Systems Engineering – Another Perspective on its “short” history

Engineering arose from the need to harness increasingly complicated knowledge to provide solutions for humanity. Simple needs were addressed by individuals. As the needs grew, the number of designers/implementers increased, as did the number of disciplines that needed to be addressed. This drove a transition from artisans to craftsmen to teams of craftsmen. As knowledge advanced, the craftsmen included scientists, and then discipline specialists and engineers. Relatively isolated products could be successfully designed often in a single discipline. As product s applied multiple disciplines, teams of scientists and engineers formed to address solutions.

Modern Systems Engineering had its formal beginning in the major weapons programs and logistics of World War II (although systems approaches can be found in communications systems earlier in the 20th century)1 . The ‘discipline’ grew by including all of the activities needed to coordinate various suppliers and bring together independently developed and test parts to realize complicated, dispersed systems.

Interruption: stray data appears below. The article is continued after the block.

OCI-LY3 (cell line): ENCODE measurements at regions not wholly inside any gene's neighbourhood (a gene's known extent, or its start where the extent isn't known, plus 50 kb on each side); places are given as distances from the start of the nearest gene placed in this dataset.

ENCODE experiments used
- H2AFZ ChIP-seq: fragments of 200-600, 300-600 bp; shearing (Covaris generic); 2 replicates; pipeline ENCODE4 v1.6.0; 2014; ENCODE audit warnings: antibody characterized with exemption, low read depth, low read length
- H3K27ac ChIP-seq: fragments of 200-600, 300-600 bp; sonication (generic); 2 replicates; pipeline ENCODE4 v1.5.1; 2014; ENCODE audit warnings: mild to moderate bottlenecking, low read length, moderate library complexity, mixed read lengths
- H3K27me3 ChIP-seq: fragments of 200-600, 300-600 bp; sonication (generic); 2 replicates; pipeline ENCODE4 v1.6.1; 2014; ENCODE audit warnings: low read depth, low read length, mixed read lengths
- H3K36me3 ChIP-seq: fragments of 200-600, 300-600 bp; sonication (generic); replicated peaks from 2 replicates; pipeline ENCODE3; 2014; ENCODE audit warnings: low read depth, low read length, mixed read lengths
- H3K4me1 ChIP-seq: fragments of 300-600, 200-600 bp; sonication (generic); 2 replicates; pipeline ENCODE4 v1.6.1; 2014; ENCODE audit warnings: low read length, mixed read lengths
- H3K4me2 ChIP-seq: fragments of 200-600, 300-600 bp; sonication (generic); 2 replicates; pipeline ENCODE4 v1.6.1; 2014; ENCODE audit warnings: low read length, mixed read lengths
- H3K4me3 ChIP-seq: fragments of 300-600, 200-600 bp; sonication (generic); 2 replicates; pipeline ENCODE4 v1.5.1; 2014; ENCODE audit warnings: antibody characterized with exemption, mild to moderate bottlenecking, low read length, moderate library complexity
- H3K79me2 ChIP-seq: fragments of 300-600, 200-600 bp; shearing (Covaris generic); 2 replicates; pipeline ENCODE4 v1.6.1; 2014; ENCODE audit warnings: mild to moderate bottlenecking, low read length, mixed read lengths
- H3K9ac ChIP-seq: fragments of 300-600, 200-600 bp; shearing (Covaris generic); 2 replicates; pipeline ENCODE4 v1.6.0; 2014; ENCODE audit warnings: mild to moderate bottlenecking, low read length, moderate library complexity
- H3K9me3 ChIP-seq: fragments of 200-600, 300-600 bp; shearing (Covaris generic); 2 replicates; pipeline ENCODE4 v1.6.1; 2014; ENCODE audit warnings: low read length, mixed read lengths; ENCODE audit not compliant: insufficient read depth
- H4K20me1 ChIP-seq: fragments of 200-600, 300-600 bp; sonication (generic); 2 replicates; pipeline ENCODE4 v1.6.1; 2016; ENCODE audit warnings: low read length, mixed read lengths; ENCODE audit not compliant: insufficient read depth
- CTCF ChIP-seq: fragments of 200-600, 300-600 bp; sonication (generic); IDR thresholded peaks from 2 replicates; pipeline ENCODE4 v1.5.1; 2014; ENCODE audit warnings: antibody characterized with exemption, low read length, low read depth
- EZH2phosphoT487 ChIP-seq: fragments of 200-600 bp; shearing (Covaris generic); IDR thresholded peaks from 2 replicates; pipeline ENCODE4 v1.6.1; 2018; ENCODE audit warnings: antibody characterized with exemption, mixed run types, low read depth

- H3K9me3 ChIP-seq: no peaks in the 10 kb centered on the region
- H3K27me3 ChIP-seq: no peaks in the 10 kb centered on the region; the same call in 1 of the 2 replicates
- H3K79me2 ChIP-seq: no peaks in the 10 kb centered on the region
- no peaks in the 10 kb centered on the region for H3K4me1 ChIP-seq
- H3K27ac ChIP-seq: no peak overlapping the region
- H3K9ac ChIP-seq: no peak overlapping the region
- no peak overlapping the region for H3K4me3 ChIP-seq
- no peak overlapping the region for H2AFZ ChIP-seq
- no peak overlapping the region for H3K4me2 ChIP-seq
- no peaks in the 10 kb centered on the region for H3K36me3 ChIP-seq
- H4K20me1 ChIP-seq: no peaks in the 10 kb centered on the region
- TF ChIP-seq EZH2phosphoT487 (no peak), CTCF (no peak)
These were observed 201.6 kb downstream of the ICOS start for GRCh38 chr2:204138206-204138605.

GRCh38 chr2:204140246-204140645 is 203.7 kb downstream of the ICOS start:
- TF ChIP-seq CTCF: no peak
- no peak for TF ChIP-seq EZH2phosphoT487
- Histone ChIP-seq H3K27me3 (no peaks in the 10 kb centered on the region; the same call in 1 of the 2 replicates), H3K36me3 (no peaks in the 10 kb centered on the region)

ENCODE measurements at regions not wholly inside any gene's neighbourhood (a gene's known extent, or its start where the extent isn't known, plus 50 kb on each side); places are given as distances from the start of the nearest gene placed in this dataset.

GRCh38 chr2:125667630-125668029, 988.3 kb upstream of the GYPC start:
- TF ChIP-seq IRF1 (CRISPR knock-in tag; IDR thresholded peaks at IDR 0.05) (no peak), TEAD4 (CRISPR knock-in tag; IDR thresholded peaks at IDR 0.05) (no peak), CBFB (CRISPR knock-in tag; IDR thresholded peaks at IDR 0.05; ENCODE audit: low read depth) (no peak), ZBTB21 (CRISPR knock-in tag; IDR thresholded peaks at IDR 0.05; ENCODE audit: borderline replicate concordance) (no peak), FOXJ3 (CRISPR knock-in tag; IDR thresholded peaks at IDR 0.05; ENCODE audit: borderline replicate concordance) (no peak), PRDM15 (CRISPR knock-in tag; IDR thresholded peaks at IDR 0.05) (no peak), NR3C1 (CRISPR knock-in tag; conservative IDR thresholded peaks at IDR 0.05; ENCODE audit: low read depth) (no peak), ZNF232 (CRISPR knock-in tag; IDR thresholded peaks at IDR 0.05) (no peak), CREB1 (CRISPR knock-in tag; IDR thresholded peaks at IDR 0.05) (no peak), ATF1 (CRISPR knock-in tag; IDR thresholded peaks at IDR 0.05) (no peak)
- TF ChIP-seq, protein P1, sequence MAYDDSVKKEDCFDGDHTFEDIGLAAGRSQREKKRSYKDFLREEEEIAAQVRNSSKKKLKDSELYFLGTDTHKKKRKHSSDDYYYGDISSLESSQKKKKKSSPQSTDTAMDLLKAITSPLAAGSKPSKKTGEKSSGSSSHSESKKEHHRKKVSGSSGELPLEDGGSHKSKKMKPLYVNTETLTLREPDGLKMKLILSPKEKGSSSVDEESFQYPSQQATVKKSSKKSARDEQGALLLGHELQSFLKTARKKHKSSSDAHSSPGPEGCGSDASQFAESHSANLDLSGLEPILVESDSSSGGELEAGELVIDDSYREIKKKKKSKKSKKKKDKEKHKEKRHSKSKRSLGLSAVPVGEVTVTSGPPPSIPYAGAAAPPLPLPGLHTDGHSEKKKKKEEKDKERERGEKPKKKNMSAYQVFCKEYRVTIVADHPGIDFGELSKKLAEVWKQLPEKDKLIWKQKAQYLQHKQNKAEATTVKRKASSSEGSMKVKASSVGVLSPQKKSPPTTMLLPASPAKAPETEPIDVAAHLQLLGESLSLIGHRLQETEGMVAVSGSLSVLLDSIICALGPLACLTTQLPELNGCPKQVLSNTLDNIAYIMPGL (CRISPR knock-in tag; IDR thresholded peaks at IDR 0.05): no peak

Through the 1970’s and 80’s some of the activities associate with the discipline of systems engineering split off to form their own focused disciplines (e.g. program management, software engineering2). By the early 1990’s, the rise of Mechatronics and larger systems of systems (such as the Global Positioning System) brought the need to revisit formal processes for analyzing, designing and managing project developments. The International Council on Systems Engineering (INCOSE) formed to address this need (1995)3.

INCOSE has made splendid progress in formalizing and promoting engineering practices as applied to systems. I recommend contributing to the discipline and organization, by becoming a member INCOSE, joining a chapter and participating in discussion groups and working groups4. Bring and share your skills, experience and perspectives.

This juncture offers the opportunity to examine current formalism and offer additions and perspective for practicing engineers.


  1. From INCOSE – the International Council on Systems EngineeringEncyclopedia Britannica.
  2. Software engineering, as the ‘glue’ between sub-systems and systems immediately ran into the complexity of systems issues and began a parallel path addressing complications in systems solutions (but without any of the hardware issues). Many of the processes and tools of SwE have been brought into SE discipline.
  3. Originally formed as NCOSE (National Council on Systems Engineering) in 1990, the organization expanded its scope to INCOSE in 1995. Some history here.
  4. We have been members of INCOSE since 1997 and associated with chapters when they were available locally.

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